The legislative action followed meetings between NCLM leadership and House Speaker Tim Moore this week and Senate leader Phil Berger last week. While CARES Act dollars have, to date, been restricted to direct COVID-19-related expenses, it is important to know that U.S. Treasury guidance has loosened some restrictions that likely affect municipal governments, particularly as it affects spending on law enforcement and other public safety salaries. Guidance released this week also included the use of those dollars, in some instances, for matching money for FEMA relief. The U.S. Treasury Department has currently pulled some of that guidance from its website, but as it updates and adds to it, that information can be found hereThe N.C. Pandemic Recovery Office is also assisting local governments in determining eligible expenses. You can find further information about reimbursement of first responder salaries on page 5 of this document from the state office.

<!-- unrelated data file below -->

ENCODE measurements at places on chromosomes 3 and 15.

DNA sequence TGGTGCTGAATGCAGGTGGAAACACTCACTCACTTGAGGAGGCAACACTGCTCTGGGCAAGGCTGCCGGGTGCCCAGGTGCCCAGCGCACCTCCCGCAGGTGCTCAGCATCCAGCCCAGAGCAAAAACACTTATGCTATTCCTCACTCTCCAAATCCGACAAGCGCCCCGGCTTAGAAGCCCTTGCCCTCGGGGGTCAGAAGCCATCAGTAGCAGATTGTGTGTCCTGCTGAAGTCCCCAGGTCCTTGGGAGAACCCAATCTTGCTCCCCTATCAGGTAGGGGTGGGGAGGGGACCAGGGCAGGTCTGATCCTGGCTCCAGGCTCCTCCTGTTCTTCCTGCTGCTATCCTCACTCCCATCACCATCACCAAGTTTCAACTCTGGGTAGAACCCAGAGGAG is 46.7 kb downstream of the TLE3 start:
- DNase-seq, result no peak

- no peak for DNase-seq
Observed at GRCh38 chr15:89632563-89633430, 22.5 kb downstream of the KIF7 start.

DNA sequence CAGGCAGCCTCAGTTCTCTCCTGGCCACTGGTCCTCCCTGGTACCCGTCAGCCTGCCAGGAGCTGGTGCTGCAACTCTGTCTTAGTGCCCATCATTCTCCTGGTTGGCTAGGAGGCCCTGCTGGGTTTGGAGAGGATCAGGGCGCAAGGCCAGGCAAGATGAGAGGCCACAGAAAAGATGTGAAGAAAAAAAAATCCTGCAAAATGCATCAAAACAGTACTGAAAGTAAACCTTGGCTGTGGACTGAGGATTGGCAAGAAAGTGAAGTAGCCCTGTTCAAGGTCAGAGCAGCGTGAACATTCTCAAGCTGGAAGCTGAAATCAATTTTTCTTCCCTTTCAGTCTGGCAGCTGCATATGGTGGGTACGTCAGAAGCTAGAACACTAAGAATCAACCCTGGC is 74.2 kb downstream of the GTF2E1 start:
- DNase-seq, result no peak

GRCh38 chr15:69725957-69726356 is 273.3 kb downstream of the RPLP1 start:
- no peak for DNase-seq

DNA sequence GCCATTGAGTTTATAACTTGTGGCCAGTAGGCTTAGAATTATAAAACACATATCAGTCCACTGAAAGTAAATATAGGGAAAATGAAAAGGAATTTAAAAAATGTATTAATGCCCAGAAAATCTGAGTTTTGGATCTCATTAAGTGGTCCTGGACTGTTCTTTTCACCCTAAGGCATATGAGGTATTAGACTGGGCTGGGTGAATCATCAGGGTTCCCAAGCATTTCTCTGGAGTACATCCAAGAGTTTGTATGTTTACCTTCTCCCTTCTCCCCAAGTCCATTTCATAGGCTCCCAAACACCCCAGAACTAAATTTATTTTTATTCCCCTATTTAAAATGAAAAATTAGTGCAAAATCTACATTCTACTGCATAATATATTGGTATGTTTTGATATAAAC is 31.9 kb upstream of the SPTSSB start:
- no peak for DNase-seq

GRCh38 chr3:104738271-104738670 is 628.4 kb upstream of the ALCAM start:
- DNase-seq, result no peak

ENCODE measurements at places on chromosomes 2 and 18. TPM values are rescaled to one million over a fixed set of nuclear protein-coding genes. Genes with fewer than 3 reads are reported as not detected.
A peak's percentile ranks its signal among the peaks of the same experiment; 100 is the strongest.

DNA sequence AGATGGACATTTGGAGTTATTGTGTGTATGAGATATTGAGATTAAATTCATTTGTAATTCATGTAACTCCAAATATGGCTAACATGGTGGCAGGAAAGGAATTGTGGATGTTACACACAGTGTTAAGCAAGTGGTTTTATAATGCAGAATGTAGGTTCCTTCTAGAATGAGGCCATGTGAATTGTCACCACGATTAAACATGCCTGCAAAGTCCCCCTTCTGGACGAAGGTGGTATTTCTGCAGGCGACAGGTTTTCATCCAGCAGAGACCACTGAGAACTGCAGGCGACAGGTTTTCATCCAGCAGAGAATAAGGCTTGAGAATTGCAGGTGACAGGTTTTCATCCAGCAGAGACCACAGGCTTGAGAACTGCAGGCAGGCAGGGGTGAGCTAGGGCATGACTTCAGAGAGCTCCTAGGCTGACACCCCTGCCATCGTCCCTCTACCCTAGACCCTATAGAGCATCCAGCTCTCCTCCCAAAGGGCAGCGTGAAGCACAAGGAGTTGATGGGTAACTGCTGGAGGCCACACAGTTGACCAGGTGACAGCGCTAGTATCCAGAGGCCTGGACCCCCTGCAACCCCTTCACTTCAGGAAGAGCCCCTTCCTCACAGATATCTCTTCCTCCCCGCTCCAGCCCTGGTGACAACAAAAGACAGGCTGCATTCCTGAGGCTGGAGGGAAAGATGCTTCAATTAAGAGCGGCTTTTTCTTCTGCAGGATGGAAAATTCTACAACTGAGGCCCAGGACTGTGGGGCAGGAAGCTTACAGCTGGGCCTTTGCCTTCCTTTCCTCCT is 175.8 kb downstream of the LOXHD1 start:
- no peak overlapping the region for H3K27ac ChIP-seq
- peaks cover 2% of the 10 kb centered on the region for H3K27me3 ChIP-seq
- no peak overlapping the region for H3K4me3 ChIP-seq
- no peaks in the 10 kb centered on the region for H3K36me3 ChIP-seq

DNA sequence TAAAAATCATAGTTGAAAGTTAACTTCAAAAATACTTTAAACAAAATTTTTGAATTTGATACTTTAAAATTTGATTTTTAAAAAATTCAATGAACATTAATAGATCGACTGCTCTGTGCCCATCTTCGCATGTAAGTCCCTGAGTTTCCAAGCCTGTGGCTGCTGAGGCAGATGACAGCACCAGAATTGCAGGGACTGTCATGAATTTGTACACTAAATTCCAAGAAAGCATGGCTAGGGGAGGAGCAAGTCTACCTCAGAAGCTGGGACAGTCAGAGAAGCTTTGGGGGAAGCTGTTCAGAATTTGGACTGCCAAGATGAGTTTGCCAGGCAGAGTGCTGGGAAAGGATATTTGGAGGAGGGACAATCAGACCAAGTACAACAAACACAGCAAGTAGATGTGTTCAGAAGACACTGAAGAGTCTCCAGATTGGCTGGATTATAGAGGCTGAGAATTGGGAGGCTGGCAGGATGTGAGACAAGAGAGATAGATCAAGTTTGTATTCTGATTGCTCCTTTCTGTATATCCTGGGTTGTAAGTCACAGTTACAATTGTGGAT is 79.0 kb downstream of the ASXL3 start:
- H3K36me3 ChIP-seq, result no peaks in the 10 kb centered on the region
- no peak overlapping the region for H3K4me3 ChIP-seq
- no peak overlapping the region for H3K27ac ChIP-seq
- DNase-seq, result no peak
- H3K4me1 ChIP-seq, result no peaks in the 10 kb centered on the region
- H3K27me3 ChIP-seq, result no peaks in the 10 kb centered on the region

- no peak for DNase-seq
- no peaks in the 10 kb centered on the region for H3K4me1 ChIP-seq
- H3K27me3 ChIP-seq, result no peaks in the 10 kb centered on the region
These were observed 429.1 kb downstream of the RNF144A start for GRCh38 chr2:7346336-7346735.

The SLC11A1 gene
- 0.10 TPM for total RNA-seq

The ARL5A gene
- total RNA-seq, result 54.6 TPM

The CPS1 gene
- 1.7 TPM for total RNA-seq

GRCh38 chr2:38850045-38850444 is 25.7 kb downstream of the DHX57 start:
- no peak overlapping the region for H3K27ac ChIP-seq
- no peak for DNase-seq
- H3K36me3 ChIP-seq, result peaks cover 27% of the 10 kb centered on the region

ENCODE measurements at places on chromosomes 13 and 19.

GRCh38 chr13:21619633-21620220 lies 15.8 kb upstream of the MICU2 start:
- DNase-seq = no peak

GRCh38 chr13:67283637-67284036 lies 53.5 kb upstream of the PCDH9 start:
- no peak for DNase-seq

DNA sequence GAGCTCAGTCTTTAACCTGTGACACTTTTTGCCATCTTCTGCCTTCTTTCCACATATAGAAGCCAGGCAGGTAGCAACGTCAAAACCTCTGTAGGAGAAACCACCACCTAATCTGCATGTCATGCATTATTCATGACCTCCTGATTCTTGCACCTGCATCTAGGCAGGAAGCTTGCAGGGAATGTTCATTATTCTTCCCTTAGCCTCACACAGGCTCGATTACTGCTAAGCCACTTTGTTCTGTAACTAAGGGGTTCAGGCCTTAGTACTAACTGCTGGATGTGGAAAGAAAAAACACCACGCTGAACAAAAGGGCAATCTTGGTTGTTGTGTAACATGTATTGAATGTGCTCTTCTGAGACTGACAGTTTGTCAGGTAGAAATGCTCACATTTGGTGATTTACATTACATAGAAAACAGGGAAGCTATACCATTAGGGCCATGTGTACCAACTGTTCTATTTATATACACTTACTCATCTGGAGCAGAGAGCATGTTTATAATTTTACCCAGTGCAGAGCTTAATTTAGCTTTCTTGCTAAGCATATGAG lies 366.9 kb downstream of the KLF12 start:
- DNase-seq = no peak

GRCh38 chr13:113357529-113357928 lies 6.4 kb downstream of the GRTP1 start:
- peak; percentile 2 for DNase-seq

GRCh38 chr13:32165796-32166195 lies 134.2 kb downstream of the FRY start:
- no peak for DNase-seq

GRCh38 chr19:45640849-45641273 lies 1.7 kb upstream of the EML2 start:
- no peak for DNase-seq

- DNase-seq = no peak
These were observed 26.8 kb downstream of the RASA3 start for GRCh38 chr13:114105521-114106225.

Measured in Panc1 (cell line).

​As the General Assembly took action benefiting municipalities when it comes to sharing of CARES Act funding, NCLM and the National League Cities continued efforts to gain congressional support for additional and direct funding to address tax and utility revenue shortfalls caused by the pandemic. Over the weekend, this op-ed appeared in the Greensboro News & Record making the case for the needs of cities and towns in the wake of the disruption of economic activity due to COVID-19. The opinion piece -- from Mayors Neville Hall of Eden, Jay Donecker of Reidsville and David Myers of Madison – notes the uncertainty facing municipal governments as they attempt to move forward. “In the upcoming fiscal year, our municipalities may reduce investments in infrastructure to try to plan for this uncertainty. That will mean economic development projects delayed or lost. Planning for future projects will likely be approached cautiously to be fiscally responsible and ensure that funding is adequate for critical services like public safety,” the mayors write. “Meanwhile, if cuts to services like recreation and senior care occur, our citizens’ physical, social, and economic well-being will be hurt.”